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– Chronicle

THE Zimbabwe National Statistics Agency (Zimstat) will conduct the country’s next census in April next year and is targeting marginalised communities in the census mapping exercise to ensure that no citizen is left uncounted.

Through a $97 million budget, statistics will be captured electronically under what is known as the Computer-Assisted Personal Interviewing (CAPI) technique, as opposed to what was done in the previous census.

There will be 51 000 enumerators each with a tablet to capture information digitally while about 300 motorcycles will be procured for data collection in remote areas. Results will inform policymakers on how to make future projections for the country.

It also guides the structure of the national budget, among other important things, as it provides the number of people that available resources have to cover.

Zimstat is in the process of conducting a field mapping exercise that will inform how the census will be done.
The mapping exercise will be completed in January next year, three months before the census commences from April 21 to April 30.

A Zimstat team on Sunday took journalists to the San community in Mpilo Village, under Chief Siphoso in Tsholotsho District, Matabeleland North, to appreciate how the CAPI mapping exercise is conducted.

Journalists observed a Zimstat officer (enumerator) capture details of the number of people living in a home, who its head is, their sex and also the number of females and males staying at the home and also a cellphone number.

The officer also captured data on the source of livelihood for the family.

The San community was targeted because of their unique lifestyle as they have not totally abandoned their nomadic way of life despite having homes.

The ZimStat team incorporated village head Mr Mthandazo Vundla, who led them to areas where the San are found.

Without the involvement of their community leaders, the San community is inaccessible and may even shy away from engaging outsiders.
Hence, Mr Vundla, led the ZimStat team as they visited certain households and followed others who had gone to temporary camps to harvest grass while men were herding cattle.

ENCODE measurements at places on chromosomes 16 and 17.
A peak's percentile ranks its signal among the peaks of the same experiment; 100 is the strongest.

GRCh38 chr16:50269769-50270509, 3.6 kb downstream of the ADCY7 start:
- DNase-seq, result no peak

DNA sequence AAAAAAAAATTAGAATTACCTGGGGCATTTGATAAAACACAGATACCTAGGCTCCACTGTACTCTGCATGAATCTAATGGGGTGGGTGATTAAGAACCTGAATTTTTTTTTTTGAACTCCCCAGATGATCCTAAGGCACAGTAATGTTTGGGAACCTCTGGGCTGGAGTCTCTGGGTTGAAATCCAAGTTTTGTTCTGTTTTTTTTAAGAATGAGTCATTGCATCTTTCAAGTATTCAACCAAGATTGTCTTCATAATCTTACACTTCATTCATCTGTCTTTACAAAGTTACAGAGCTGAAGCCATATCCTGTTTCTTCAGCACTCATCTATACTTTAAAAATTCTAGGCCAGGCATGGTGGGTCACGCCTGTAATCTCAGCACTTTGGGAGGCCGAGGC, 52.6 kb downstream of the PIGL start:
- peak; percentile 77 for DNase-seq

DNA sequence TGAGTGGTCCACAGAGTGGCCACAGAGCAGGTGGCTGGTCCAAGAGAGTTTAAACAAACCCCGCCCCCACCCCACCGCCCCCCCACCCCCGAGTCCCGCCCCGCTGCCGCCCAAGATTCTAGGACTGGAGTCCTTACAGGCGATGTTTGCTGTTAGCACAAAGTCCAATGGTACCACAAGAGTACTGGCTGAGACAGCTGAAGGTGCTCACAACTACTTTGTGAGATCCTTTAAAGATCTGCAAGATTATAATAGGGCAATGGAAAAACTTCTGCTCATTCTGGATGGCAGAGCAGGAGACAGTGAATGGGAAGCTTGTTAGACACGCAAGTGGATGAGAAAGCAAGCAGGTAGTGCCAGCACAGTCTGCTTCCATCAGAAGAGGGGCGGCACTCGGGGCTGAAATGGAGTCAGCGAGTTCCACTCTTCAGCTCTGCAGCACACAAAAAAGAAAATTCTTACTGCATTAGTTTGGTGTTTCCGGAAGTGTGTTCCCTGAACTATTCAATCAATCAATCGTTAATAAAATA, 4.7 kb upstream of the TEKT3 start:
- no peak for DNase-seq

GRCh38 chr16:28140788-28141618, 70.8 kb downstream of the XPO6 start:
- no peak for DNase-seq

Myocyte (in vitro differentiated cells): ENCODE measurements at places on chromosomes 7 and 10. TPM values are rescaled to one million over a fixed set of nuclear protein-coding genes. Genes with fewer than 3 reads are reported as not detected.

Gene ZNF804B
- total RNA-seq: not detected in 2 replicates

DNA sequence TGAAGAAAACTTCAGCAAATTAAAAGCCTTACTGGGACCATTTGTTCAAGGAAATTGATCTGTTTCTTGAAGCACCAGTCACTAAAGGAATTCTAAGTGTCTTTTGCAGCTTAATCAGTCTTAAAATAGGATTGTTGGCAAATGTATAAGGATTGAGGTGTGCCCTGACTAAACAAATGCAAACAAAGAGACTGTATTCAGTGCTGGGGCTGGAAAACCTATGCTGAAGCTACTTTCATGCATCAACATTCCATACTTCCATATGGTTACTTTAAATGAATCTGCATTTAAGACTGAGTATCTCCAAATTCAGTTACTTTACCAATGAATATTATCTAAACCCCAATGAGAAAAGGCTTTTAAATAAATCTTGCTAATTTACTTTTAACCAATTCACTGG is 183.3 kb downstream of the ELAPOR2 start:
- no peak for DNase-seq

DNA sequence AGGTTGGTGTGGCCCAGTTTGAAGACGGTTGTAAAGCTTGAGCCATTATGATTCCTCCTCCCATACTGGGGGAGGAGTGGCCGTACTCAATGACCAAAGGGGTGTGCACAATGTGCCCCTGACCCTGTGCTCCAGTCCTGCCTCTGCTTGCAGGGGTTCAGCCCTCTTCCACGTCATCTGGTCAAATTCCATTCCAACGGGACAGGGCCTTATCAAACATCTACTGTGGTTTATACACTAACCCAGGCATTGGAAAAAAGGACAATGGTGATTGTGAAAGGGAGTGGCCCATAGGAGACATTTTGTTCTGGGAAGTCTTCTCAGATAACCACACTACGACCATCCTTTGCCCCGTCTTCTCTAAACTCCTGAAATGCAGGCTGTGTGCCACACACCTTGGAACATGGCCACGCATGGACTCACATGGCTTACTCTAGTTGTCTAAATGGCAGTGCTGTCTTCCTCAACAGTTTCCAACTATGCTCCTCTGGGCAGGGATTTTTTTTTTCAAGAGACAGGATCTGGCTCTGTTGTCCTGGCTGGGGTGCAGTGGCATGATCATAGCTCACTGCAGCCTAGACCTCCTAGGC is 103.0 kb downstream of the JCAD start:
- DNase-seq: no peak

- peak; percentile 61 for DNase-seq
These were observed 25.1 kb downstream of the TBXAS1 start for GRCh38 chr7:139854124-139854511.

Zimstat teams explained that it was necessary to visit the San community in areas where they are located so that they are not excluded when the census is conducted. While their households are easily accessible, as they are closer to the roads, members of the San community are said to spend long periods at their camps which can lead to them being skipped during a census.

In an interview after the media tour, ZimStat director-general Mr Taguma Mahonde said they had deliberately visited the San community due to their unique lifestyles.

“Here we have a special case, the San, they are nomadic and such areas need to be treated as special case areas to ensure no one is left behind and everyone is enumerated,” said Mr Mahonde.

He said the mapping exercise, is a precursor of the census programme and is a systematic way of ensuring that no over-counting and under-counting is done. Mr Mahonde said $97 million has been budgeted for the census programme and $10 million has already been allocated as they are in the initial stages of the programme.

Zimstmestead (emlageni) where they spend most of their time harvesting grass and herding cattle.

“The census will involve a lot of procurement, so far we are in the region of $10 million. However, we have signed contracts for the procurement of information technologies (IT) infrastructure and tablets that will be used for the enumeration process. We are looking at about 51 000 tablets, as we are anticipating that we will be having 51  000 enumerators. Each enumerator would have a tablet, the IT infrastructure, the servers and so on. After the enumerator is done, they will need to sync the data to our servers and to make that system work requires an initial substantial capital injection,” he said.

“But Government is committed and we are moving. We don’t have many challenges, we are moving, since the dates of the census have been announced, we are getting along. No major challenges.”

Mr Mahonde said his department was also working towards buying 300 motorcycles for enumerators to make it convenient for them in the data capturing process.

“We are working tirelessly to ensure that we provide transport for our enumerators. We need to acquire about 300 motorcycles for our enumerators. They face challenges when they conduct their work in sparse areas like this one, or your farming areas like A2 farms where you have one settlement six kilometres from another settlement. So, the issue of transport for our enumerators in the form of motorcycles is high on the agenda,” said Mr Mahonde.

He said the census is important for planning purposes.

“A census is important so that policy makers know how many people are in the country and then they can start to make projections. If systems are on, Government will always need to know how many schools to provide and when. How many clinics to provide and when.

This is social service delivery. So, if we have our census, Government will know what the demographics will be like and planning can be done accordingly,” he said.

“I’ve just talked of social service delivery but many other developmental aspects depend on numbers that we give per ward, district or province.” — @nqotshili.

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